Chemicals or au naturel? Superintendents discuss the merits of both when controlling unwanted aquatic weeds.
|Atlanta Athletic Club
Ponds on golf courses represent different things to different people. For architects, it’s a feature that can add to the aesthetic beauty and design of a golf hole – turning an easy par 3 into a frightening experience, or on a short par 5, forcing a player to choose the risk/reward choice of laying up short of the water hazard, or going for the green in two. For superintendents, these bodies of water, while beautiful to behold, represent just another course component they need to manage. Pond management is a low-cost item in budget dollars, but it’s a line item that can’t be neglected.
“You have to invest in your ponds,” says Bernie Hertzman, president and owner of AMA Sales, a Toronto-based company that specializes in pond management for golf courses. “If you don’t, you are just masking your problems. The more ponds you have, the more potential problems, and the more maintenance that is required.”
Superintendents should not take a short-term view to their pond issues. As Hertzman says, you need to invest in this asset for the best long-term results. Nor does he recommend assigning this job to your summer seasonal help by telling them to throw on some hip waders and skim the pond; all that will result in is algae and a host of other problems coming back.
How I Do It
Controling Aquatic Weeds with Fish
At Westhaven Golf Club, we have been using Tilapia for the past three years in any water feature that has algae or duckweed problems. I researched information first and then contacted a few local fish suppliers to take a look and place bids. The fish are the only cost involved and run about $250 per acre.
The fish suppliers deliver the fish in a truck, which we take to our lakes that are reachable, and then carry the rest in carts to the remaining water features. It takes the fish about three weeks to clean a pond completely, but you will see the amount of coverage on your lakes decrease week by week. Tilapia breed quickly and can easily double or triple the amount of fish you bought.
A word of warning: You must be careful if you have bass in your pond. The Tilapia are small and the bass will eat them. Also when the temperature drops down below 45 degrees, you will lose most of your fish and have a huge mess to clean up. To avoid this mess – and questions from members – we host a fishing tournament for our maintenance staff on a Monday when we are closed. This provides us another way to show our staff we appreciate them.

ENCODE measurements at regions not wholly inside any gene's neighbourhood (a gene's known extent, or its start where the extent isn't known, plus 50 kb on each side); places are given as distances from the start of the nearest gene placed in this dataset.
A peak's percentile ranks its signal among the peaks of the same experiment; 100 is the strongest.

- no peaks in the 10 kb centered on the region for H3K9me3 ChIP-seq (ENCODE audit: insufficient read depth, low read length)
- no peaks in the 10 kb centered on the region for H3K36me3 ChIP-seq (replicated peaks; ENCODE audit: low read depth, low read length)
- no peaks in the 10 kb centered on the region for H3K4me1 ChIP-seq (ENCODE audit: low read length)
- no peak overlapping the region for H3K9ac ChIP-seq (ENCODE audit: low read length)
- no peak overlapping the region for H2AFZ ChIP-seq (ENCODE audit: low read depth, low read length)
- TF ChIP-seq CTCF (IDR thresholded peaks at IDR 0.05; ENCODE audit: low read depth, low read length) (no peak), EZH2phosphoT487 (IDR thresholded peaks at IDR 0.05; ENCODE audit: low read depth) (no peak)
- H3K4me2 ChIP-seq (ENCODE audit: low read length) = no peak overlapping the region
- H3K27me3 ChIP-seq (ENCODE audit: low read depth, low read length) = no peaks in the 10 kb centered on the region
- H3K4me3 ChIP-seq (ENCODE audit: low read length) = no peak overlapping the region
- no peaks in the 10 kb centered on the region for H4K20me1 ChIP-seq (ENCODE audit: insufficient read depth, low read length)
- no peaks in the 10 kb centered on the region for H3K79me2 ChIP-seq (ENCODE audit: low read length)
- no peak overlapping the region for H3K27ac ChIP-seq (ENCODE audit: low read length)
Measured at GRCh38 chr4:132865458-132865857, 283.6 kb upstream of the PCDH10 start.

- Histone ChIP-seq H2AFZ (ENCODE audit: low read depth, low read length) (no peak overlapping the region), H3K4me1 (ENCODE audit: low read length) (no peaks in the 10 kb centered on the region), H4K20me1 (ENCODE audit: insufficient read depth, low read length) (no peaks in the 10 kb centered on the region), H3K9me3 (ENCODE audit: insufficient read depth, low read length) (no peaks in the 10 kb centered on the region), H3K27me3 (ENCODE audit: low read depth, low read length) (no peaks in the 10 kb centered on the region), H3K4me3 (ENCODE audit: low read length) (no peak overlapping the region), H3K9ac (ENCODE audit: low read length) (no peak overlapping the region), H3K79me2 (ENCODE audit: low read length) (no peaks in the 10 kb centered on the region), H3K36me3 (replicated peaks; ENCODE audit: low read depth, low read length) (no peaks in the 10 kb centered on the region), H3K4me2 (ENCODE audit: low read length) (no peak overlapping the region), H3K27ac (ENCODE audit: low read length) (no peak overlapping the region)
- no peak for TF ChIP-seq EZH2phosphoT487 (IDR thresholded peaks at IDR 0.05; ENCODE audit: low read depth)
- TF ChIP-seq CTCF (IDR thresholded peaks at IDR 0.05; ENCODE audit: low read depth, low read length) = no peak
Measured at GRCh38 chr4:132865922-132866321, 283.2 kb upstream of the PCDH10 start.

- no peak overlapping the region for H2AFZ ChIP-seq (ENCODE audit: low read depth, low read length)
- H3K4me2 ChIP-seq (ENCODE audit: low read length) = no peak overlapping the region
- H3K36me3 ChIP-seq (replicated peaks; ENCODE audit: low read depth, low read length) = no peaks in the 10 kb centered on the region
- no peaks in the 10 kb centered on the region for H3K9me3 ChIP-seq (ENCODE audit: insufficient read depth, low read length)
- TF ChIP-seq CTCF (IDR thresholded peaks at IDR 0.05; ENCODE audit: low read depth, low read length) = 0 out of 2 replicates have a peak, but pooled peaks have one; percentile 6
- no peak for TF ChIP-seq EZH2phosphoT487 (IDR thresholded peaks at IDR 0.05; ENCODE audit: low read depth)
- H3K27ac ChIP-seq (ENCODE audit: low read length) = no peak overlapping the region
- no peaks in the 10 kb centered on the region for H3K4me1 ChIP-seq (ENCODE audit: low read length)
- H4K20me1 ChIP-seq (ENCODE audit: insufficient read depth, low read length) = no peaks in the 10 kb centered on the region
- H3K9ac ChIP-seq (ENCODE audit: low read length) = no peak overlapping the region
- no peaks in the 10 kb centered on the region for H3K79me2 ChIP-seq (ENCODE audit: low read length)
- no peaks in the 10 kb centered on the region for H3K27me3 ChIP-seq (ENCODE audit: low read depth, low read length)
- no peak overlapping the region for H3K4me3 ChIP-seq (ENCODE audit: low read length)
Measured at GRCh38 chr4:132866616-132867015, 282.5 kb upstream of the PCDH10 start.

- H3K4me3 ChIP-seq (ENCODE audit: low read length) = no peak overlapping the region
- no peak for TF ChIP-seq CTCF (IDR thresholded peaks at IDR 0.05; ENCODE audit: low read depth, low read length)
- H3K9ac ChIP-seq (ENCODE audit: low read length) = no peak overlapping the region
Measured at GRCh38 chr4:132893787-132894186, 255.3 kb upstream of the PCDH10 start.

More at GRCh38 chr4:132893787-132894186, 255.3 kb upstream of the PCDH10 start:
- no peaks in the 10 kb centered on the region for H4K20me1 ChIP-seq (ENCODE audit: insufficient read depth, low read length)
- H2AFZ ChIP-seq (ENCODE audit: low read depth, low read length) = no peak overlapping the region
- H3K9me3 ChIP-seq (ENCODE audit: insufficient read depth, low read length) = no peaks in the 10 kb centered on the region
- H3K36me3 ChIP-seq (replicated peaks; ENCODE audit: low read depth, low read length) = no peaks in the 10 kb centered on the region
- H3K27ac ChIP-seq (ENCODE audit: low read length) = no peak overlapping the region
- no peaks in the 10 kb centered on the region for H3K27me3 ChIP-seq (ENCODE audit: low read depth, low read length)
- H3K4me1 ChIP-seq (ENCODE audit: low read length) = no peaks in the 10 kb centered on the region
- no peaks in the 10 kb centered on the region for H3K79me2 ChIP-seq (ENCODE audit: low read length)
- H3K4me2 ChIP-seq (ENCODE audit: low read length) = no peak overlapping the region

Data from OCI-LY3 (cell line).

The tilapia have worked out great for us.
Josh Hastings is directory of agronomy at Westhaven Golf Club, Franklin, Tenn.
Algae is the top problem when it comes to ponds, since everything pours into it, from soil to fertilizers to animal waste. So, where do superintendents begin? Should you go au naturel or use chemicals, or use a combination of both? These are the key questions superintendents must first answer. Some superintendends get away without having to worry about pond issues, since there aren’t any on their courses. But ponds are a pleasing aesthetic addition to any golf course, as well as a breeding ground for insects, algae and a host of other bacteria. It’s important to leave money in the budget for their maintenance. Depending on how many ponds you have, approximately $10,000 annually is a good, average estimate to maintain your ponds. Some superintendents keep the job in-house while others outsource this dirty work to someone like Hertzman. The avid golfer started AMA Sales several years back after noticing the globs of algae in the ponds at courses he frequently played and how unattractive it looked. Hertzman’s client list has grown each year to the point where today AMA Sales services nearly 40 courses in southern Ontario, including Hamilton Golf & Country Club, which is set to host the PGA TOUR’s Canadian Open later this summer. AMA Sales specializes in the elimination of algae and duckweed to improve the overall look of a golf course. Hertzman has developed his own, unique product that he says is environmentally safe and effective. Currently, he’s in the process of getting a patent for it. Like most maintenance and management practices, Hertzman takes a strategic approach to pond management – each course is different and each pond is different, so there is no umbrella solution.